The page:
She bought it.

Remember the old story of how do you eat an elephant? Bite by bite. Well, this was a dirty, filthy and sick old elephant of a house. New furnaces came first. Then wiring. Then a complete new roof on the home and carriage house. Money and more money. It is hard to tell just what came next. Painting and plastering, replacing the huge porch, working on the trees, lawn, sidewalk, furnace, plumbing, light fixtures… you get the idea. I didn’t even mention the greenhouse and the carriage house, which would take another page. She had guts to buy the heap–maybe not brains–but guts.

After about two years of work, Rosemary found out that the Rochester Philharmonic Orchestra selects a show house as a fundraiser every two years. Gutsy lady that she is, she applied and (hallelujah and amen) her home was selected. She moved out for three months as interior decorators came in and transformed the sick elephant of a house into a beautiful swan.

The celebration and showing of the mansion started with a dinner at the University of Rochester with well deserved accolades for all who worked on the mansion. After dinner, all proceeded to the now beautiful swan. Over 100 people were greeted with a large tent, with a bar and a string quartet playing while seated on the large porch.

In a highlight of the evening, the conductor of the Philharmonic played the built-in organ on the landing of the home’s beautiful staircase. The organ is an 1878 Hooks and Hasting pipe organ, only one of seven in existence.

That was last year. Now Rosemary runs the mansion as a bed and breakfast called the Ellwanger Estate, after one of the first people to own the mansion. The carriage house is fixed up and looks like a child of the mansion. Around the property are some of the works of Fletcher Steele; a beautiful wall and an exquisite staircase.

So you see this story does have a good ending. My daughter, Rosemary Janofsky, inherited her good looks, intelligence and forward thinking from her mother, and the craziness from me.

* * *

The Ellwanger Estate is located at 625 Mt Hope Ave., Rochester. Information is available online at ellwangerestate.com.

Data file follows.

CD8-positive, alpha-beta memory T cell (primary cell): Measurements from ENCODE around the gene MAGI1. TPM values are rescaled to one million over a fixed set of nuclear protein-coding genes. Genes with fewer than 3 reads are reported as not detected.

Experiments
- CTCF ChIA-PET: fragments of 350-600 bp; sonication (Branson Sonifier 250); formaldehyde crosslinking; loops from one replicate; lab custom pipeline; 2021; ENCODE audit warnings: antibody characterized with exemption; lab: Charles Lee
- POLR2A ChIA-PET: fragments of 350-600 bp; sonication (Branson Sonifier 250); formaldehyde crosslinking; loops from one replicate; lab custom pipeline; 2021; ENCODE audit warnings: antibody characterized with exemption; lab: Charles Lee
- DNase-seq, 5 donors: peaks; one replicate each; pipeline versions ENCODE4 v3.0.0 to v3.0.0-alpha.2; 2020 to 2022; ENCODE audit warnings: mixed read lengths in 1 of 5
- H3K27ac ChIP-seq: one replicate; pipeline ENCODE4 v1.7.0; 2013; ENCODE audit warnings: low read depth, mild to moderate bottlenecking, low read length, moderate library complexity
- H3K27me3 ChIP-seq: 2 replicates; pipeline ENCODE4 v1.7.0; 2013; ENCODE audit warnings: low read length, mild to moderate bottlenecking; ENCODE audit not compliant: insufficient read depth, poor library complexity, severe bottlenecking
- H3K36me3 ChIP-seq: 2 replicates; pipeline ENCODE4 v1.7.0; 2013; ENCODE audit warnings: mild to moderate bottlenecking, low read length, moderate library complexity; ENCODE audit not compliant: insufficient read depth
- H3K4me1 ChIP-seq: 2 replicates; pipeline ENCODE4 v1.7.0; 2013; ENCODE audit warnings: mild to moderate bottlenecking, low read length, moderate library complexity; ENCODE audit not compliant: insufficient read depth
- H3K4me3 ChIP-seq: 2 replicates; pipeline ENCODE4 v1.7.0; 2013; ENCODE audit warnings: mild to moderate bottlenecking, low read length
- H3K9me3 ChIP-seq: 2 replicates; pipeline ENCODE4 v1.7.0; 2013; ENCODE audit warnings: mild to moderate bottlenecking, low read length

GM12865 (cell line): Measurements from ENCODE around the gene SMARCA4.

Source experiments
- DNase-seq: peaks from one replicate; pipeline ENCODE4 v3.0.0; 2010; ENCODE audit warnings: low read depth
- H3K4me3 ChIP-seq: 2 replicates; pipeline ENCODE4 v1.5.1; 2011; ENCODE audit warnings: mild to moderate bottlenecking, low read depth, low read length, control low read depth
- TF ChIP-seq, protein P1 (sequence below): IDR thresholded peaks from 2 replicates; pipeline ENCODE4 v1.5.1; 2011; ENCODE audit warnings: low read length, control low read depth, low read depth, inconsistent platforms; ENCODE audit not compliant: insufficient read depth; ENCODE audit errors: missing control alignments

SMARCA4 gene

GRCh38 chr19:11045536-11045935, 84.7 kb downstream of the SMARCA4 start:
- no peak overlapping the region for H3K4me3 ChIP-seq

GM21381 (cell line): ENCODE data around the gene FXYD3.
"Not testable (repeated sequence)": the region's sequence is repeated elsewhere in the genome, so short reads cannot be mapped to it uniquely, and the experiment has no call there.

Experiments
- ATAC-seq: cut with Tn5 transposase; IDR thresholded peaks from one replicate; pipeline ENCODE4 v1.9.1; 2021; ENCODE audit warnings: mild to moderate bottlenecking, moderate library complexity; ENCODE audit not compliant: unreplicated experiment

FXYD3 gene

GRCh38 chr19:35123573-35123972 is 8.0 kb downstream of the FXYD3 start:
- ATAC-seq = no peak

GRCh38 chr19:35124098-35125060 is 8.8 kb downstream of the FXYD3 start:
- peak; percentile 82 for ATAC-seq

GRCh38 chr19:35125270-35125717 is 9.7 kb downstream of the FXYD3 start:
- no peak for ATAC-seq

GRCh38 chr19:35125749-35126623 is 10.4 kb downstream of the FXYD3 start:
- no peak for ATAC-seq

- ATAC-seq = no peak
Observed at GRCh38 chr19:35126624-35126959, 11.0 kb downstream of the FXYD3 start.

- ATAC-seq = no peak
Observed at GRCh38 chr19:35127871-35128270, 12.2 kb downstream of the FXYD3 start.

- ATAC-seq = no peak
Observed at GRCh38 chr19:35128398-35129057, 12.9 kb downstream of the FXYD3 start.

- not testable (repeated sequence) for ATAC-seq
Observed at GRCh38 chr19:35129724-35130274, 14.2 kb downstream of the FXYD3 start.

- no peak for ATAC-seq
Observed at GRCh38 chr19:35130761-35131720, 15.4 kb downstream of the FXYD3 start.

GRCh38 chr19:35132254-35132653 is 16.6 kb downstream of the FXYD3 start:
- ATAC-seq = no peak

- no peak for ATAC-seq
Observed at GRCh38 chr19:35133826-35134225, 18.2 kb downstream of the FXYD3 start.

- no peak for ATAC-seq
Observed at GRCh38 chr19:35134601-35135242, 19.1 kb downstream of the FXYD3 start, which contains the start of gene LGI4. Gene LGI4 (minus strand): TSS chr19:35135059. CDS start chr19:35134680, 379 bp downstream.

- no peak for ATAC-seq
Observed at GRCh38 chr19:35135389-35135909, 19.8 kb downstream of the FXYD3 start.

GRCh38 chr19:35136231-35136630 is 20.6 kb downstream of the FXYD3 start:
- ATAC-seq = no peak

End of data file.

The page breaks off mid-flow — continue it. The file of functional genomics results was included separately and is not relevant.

At long last the King has arrived

Not Elvis, Larry, Stephen, or Tut.  But Prana in the way of a king size mattress. It’s been four years in the making, with many customer requests, research, and creative financing-the King arrives tomorrow.  Destination?  The Woodland Suites of course. The grandest room of them all. So the queen must step aside.  But no worries, she will have the newly decorated, ultra lavish Garden Room.  But that is another story, and will follow shortly. For now, sweet dreams.

Ellwanger Luxury just notched up

My long awaited Sferra linens have just arrived!  Luxury just notched up.  Now the rest of the story…

SFERRA – As the turn of the century approached, Gennaro Sferra left Italy to visit the U.S., in hope of attracting a market for his intricate Venetian lace cuffs and collars.  He found his ideal clientele in the grand seaside resorts that once dotted the East Coast from Maine to Palm Beach, and he traveled regularly to sell his goods.  In 1905, he opened Factory 5007 San Severo, located in the shadow of the Rialto Bridge in Venice. And in 1912, Gennaro moved his company and his family to a shop on Fifth Avenue in New York. A generation later, Gennaro?s two sons, Enrico and Albert, expanded their father’s collection to include the most luxurious European linens of the day from renowned double damask from Ireland to Alenton laces from France to beautiful embroideries from Belgium and Switzerland.

SFERRA changed hands in 1977. With keen business savvy, Paul Hooker purchased the company from the Sferra family. Under Paul’s passionate stewardship and with the aid of great advancements in design and production technologies, SFERRA has experienced explosive growth in recent decades as global markets have emerged, and has secured its rightful position as a leader in the luxury linens industry. The secret of SFERRA’s enduring reputation is consistently prominent today only the finest materials are used in anything that carries the SFERRA name.

http://www.sferra.com/content/137/our-history.html